Teens and Money: Checking and Savings Account

One of the first steps toward real freedom (and adulthood) is having checking and savings accounts in your own name. These accounts allow you to save money, make purchases, and pay bills efficiently. Both, however, require you to take an active management role, so that you can achieve your goals and avoid errors.

Where to open the accounts
A good place to open your first accounts is a credit union. These not-for-profit financial institutions are owned by their members (account holders) and tend to have better loan rates and lower fees than banks. Some may even offer accounts specifically for teenagers. However, most financial institutions do not provide individual accounts for those under 18, but they may offer accounts if a parent co-signs.

Start a savings account
Getting into the habit of setting money aside regularly is the foundation for a successful financial future. Be sure to sign up for automatic transfer of funds when you open the account. Once done, saving will be a breeze. All you have to do is choose the amount you want deducted regularly from your checking account and deposited into your savings account.

If you save a portion of every paycheck, it won’t be long before you accumulate an impressive sum. Financial experts recommend keeping three to six months’ worth of expenses tucked away in a savings account as a cushion, because there is no tax consequence or penalty to take funds out. However, after you’ve built up enough to tide you over in the event of an emergency (job loss, unexpected car repairs, health problems, etc.) you can take the excess and begin to invest; your money will actually work for you instead of the other way around.

Managing a checking account
After you open your checking account, it’s your responsibility to handle and monitor it correctly. This means knowing how much is in your account, reading your statements for accuracy, and never writing checks for more money than you have in your checking account.

Don’t “bounce” checks
Bouncing checks is serious and expensive business. If there aren’t enough funds to cover a check, it will be rejected when it comes in for payment. The check will be sent back to the person who deposited it and you will be charged for “bouncing” it. How much? A lot. The merchant you wrote it to can charge a returned check fee and you may also be charged a hefty fee from your financial institution. One bad $12 check could cost you $50 or more! In extreme cases, you may even be subject to court proceedings and be required to take special classes on money management.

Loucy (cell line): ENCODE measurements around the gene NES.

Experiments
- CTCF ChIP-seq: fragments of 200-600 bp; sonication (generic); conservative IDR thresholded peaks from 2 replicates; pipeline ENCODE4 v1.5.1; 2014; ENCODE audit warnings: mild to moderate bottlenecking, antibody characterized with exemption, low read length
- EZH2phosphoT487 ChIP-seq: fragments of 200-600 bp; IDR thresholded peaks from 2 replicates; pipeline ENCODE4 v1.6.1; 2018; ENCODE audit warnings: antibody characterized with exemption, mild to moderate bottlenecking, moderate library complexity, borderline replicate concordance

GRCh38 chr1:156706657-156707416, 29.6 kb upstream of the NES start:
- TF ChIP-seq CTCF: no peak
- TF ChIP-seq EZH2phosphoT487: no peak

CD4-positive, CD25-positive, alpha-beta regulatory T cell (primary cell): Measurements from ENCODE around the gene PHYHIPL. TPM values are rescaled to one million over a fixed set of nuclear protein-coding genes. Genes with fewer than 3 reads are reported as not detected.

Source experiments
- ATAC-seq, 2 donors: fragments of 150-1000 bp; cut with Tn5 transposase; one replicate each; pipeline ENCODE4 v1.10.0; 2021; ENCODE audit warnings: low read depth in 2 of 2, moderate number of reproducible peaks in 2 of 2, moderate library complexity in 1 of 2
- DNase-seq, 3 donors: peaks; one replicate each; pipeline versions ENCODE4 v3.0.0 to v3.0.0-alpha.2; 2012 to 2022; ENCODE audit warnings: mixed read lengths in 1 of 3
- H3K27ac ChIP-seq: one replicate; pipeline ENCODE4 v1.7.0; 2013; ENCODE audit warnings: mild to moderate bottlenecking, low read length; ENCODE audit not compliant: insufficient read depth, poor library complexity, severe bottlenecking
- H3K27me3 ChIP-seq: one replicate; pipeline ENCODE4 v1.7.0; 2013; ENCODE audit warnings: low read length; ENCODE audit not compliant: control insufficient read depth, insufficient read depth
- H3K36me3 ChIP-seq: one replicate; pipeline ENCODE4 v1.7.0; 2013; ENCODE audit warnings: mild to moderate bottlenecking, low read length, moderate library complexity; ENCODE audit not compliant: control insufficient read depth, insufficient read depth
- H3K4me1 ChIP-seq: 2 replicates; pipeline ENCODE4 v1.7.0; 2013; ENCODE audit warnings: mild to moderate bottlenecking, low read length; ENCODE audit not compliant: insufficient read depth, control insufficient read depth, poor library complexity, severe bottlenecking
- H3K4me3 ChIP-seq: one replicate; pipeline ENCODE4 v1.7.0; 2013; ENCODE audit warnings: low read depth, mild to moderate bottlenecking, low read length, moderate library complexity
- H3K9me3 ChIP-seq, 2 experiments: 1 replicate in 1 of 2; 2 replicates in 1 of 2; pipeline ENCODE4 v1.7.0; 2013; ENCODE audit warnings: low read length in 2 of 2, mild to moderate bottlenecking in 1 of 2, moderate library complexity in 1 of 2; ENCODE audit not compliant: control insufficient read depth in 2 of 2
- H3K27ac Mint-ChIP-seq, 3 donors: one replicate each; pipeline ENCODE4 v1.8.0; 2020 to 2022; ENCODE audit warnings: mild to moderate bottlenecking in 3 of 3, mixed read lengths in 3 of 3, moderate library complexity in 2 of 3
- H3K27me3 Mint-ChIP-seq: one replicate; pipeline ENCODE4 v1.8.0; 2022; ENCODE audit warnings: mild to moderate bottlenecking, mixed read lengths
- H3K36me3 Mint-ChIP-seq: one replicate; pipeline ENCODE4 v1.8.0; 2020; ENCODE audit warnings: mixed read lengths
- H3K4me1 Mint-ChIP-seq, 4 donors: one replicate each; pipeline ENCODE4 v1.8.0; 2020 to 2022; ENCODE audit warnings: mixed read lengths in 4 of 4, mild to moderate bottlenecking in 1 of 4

To prevent bounced checks, many financial institutions offer overdraft protection. With it, if you write a check for more than is in your account, the overdraft protection will kick in and the check will be covered. Typically linked to a savings account or credit card, there is a fee for this service – though it is much, much cheaper than bouncing a check.

You can avoid accidentally writing bad checks by always knowing how much you have in your account. You can use mobile banking to check your balance before spending but keep in mind that any paper checks you write will not show up in mobile banking until they are cashed. Never write a check before you make a deposit, counting on the “float” time. A check can clear the financial institution the same day you write it.

Keep your account balanced
Always read your account statements (or log in to online/mobile banking) and compare your balance with what the financial institution says you have. If there is an item on your statement you don’t recognize, first determine if it’s accurate. You may have just forgotten about it. But if you believe the item is wrong, contact your financial institution to have it investigated immediately.

Using your ATM/debit card
When you open your checking account, you may be issued either an ATM (automated teller machine) card or a debit card. There are differences between the two:

  • ATM card. You can use an ATM card to withdraw cash, make deposits, transfer money between accounts, obtain your balance, etc., without having to go into a branch and speak with a teller.
  • Debit card. You can use a debit card at a store or restaurant as well as the ATM. It may look like a credit card, but it is not; money is automatically deducted from your checking account when you use it. If has the Visa® or MasterCard® logo on it, some financial institutions will allow you to exceed your balance as long as you have overdraft protection in place.

Whichever card type you have, be very careful with where you keep it and how you use it. Memorize your personal identification number (PIN), never share your card, and contact your financial institution immediately if it’s lost or stolen.

Managing all your accounts well is important. If you do, you’ll always have the security a savings account brings, and you won’t waste money on checking account mistakes. Need more incentive to pay attention to your accounts? If you handle your accounts responsibly, you’ll create a valuable ally with your financial institution. After all, you may be turning to them for a loan or line of credit one day.

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